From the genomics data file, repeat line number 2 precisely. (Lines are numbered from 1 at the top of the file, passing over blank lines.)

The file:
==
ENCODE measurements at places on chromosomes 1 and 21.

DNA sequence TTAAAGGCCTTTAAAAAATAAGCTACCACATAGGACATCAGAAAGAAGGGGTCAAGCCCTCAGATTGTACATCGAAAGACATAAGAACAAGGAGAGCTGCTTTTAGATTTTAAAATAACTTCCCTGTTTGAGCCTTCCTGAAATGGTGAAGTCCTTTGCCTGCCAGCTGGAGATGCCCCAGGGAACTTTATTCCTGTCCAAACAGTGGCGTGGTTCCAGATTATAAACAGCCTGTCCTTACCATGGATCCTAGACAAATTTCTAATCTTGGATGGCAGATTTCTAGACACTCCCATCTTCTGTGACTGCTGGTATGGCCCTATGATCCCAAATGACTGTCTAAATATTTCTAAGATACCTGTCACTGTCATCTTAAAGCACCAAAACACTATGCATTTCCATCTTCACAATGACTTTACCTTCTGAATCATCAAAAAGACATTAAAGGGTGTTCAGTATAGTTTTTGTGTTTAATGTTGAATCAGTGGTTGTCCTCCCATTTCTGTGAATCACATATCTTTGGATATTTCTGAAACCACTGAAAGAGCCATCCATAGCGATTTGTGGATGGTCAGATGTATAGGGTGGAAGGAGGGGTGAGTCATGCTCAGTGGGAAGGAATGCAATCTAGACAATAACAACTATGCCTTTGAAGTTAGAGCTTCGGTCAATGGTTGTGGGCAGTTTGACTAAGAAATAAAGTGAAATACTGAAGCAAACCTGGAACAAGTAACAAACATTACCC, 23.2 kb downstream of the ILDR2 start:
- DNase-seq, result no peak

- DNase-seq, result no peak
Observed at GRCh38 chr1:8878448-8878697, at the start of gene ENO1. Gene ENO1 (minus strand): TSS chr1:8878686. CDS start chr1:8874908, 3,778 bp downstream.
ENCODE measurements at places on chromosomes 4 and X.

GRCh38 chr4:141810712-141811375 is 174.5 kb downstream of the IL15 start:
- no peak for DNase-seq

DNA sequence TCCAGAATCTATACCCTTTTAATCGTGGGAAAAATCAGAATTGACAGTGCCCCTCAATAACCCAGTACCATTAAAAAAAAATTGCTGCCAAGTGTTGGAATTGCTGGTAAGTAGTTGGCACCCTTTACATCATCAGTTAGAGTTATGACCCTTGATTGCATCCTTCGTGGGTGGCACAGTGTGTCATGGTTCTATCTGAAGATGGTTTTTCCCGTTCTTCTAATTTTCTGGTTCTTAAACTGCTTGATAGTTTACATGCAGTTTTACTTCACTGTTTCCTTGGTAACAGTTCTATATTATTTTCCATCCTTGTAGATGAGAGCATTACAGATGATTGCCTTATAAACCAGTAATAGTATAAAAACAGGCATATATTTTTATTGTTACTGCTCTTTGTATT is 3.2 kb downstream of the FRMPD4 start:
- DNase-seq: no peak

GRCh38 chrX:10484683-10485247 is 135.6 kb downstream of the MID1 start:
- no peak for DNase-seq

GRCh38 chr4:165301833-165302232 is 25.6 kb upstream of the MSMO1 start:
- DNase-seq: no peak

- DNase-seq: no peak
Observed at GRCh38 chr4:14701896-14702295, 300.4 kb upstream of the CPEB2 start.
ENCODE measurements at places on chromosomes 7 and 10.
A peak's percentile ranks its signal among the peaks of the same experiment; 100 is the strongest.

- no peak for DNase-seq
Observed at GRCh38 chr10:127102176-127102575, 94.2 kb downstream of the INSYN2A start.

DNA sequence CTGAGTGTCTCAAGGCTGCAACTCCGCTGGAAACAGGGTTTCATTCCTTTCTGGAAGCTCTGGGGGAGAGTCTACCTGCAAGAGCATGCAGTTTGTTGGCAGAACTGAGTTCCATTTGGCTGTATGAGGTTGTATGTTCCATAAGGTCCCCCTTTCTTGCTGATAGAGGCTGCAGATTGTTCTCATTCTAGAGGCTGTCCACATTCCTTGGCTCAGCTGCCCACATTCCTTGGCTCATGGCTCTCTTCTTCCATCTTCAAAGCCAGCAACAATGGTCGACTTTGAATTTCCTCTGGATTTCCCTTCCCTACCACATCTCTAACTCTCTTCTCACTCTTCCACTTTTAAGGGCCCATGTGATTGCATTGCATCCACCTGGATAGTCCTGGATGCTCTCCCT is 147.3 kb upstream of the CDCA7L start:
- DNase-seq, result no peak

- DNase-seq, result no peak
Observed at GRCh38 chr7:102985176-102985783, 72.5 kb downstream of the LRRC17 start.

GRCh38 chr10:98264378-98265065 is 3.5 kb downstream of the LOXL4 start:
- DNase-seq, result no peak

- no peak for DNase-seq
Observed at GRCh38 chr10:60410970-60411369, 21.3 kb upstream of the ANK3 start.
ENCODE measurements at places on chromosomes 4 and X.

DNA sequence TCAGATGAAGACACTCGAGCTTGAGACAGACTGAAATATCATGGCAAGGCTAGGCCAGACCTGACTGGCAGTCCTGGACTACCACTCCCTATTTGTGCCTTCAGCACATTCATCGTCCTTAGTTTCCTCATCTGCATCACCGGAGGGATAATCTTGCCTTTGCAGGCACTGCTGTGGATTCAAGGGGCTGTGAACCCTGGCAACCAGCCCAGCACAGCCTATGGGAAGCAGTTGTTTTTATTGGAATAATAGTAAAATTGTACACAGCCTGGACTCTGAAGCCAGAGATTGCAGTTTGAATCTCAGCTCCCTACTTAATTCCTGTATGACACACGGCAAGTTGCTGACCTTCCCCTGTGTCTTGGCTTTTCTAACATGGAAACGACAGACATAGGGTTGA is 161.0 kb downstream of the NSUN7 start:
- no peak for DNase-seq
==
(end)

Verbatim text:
DNA sequence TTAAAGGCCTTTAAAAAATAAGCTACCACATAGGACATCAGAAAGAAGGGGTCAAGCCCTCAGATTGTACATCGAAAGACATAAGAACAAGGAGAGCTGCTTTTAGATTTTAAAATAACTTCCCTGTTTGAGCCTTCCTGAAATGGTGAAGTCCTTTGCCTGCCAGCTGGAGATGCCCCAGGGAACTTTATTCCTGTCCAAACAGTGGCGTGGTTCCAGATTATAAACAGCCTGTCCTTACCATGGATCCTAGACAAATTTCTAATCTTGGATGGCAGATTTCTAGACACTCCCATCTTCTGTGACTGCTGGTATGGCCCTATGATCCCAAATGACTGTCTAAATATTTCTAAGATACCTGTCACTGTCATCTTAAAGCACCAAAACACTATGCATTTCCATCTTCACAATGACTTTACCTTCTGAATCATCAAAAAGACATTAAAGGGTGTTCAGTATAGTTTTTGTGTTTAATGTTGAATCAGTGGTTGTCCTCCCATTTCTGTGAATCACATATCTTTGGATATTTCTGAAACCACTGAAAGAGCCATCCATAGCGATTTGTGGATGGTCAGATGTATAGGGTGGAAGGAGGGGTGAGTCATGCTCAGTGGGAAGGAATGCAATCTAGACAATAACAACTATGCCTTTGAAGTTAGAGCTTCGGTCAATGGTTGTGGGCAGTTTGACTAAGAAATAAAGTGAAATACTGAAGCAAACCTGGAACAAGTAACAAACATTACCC, 23.2 kb downstream of the ILDR2 start: